Severe drought continues to spread across much of the U.S. this summer. The latest figure from the National Climatic Data Center has 55 percent of the country in moderate to extreme drought conditions. Much of the southern Midwest is reporting the worst conditions in terms of drought and heat since 1988. Some have classified this arid pattern as the worst since the Dust Bowl of the 1930s.
Authorities have declared more than 1,000 U.S. counties in 26 states “natural disaster areas.”
Oregon, California, Nevada, Utah, Wyoming, Arizona, New Mexico, Nebraska, Oklahoma, Texas, Missouri, Illinois, Indiana, Arkansas, Louisiana, Alabama, Georgia, South Carolina, Florida, Hawaii and the District of Columbia are all suffering from some type of drought stress. However, recent flooding in Texas, especially toward the Houston area will likely end the drought in that region.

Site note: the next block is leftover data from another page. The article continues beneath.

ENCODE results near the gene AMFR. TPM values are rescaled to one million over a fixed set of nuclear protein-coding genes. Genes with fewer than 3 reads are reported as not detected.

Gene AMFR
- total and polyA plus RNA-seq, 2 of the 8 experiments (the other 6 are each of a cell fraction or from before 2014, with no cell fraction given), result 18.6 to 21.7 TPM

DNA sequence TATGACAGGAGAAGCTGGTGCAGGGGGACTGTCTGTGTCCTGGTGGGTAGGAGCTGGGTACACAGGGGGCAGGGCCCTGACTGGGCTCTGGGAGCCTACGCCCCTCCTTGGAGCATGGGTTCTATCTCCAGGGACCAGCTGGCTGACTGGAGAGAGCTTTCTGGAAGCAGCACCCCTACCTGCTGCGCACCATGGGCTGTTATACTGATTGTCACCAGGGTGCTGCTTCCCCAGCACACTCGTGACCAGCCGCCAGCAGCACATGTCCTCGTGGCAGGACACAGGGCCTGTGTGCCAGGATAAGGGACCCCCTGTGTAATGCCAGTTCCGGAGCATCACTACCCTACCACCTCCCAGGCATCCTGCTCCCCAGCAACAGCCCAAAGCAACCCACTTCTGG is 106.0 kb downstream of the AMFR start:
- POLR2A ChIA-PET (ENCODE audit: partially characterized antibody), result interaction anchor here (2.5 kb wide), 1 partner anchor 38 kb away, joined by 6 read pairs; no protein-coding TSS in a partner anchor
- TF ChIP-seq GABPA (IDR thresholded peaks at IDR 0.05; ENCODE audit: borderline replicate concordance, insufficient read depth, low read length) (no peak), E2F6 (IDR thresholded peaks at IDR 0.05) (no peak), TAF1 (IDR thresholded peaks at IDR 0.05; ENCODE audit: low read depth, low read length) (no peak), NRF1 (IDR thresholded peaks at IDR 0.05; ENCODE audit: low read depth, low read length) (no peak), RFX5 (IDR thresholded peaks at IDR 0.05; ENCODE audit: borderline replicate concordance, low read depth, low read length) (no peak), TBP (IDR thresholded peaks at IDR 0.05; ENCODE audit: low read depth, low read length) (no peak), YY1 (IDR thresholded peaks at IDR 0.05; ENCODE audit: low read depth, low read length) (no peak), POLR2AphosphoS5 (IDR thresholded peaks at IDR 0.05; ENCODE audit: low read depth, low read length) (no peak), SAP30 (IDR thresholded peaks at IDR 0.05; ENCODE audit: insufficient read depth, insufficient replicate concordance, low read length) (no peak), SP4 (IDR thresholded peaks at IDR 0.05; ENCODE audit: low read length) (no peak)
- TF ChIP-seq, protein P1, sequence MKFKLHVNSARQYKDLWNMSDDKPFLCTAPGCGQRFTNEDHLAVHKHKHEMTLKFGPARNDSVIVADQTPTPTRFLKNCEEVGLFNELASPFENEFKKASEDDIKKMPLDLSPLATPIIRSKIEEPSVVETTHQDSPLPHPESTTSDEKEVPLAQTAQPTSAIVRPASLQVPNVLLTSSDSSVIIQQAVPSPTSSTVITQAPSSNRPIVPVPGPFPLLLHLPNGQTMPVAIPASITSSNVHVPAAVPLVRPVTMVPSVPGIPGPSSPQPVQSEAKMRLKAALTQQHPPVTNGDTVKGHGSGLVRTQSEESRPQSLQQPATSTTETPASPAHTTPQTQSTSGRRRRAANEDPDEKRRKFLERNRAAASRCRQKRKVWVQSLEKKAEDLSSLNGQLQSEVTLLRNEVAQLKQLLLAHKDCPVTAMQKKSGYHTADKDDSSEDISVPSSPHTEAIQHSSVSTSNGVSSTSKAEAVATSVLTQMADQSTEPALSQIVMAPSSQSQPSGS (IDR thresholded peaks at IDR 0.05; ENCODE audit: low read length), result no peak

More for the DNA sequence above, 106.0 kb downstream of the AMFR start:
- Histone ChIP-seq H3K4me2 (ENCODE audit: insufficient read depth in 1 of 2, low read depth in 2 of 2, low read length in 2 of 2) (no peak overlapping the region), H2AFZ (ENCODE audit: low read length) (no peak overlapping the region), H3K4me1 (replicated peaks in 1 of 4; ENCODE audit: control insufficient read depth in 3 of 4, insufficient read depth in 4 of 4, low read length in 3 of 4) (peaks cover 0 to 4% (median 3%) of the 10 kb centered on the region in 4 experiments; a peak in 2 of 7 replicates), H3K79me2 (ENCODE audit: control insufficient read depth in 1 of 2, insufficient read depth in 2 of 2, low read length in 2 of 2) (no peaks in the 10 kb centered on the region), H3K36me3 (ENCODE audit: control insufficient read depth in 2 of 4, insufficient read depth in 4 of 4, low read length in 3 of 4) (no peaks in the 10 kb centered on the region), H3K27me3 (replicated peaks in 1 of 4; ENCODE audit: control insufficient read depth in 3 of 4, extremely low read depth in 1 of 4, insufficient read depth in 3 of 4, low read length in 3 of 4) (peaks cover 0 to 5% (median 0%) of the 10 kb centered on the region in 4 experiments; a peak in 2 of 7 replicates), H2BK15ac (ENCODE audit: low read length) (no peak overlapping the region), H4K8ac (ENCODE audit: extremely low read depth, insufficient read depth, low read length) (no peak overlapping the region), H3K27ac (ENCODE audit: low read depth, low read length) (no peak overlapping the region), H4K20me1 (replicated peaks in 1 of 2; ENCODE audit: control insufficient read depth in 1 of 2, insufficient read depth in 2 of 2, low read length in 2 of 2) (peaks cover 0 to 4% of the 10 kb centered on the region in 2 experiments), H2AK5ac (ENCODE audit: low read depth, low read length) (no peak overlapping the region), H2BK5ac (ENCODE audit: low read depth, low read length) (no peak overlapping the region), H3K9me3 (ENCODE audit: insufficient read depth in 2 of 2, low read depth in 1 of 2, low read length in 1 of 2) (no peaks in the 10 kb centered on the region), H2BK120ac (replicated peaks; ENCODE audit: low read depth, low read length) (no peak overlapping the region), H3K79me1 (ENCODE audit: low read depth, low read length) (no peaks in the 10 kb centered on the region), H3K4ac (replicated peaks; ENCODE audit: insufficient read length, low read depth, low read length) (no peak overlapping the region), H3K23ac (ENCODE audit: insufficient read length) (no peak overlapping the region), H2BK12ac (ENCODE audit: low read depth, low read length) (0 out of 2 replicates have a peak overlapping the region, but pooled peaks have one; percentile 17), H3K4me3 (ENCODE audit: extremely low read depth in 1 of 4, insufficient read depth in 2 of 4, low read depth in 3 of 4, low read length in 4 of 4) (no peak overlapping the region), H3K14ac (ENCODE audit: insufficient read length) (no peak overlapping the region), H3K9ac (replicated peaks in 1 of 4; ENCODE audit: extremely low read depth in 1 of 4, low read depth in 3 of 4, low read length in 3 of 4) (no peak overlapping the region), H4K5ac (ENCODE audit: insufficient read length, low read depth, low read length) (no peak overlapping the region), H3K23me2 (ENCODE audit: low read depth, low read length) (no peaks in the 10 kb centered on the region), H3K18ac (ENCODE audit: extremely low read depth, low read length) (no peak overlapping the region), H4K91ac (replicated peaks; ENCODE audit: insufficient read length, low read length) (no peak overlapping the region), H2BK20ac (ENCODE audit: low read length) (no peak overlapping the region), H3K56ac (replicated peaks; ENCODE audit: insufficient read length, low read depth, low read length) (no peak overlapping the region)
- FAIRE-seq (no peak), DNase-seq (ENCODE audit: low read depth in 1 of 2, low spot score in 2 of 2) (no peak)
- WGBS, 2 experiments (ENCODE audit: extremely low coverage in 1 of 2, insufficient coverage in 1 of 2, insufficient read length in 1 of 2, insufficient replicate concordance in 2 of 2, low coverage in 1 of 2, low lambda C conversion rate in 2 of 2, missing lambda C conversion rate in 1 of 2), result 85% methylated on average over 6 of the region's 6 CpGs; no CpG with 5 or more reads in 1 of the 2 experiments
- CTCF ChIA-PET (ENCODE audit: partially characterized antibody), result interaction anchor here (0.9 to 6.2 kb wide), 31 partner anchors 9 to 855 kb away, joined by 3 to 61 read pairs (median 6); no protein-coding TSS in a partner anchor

And the drought is hurting the nation’s corn crop, with 38 percent in “poor or very poor” condition, according to the U.S. Department of Agriculture. It’s likely to be worse in the coming weeks as more dry and hot weather is expected across the central U.S.
Locally, a storm last weekend dropped more than 1.4 inches of rain in Greenacres and about 1.2 inches on Coeur d’Alene. By contrast, the Spokane airport only received a trace from that weather system.
In addition to the wet weather across the Inland Northwest, there has been disastrous flooding in Japan, India, Russia and Europe.
sponsored According to two 2015 surveys, 62 percent of Americans do not have enough savings to handle an unexpected emergency, much less any long-term plans.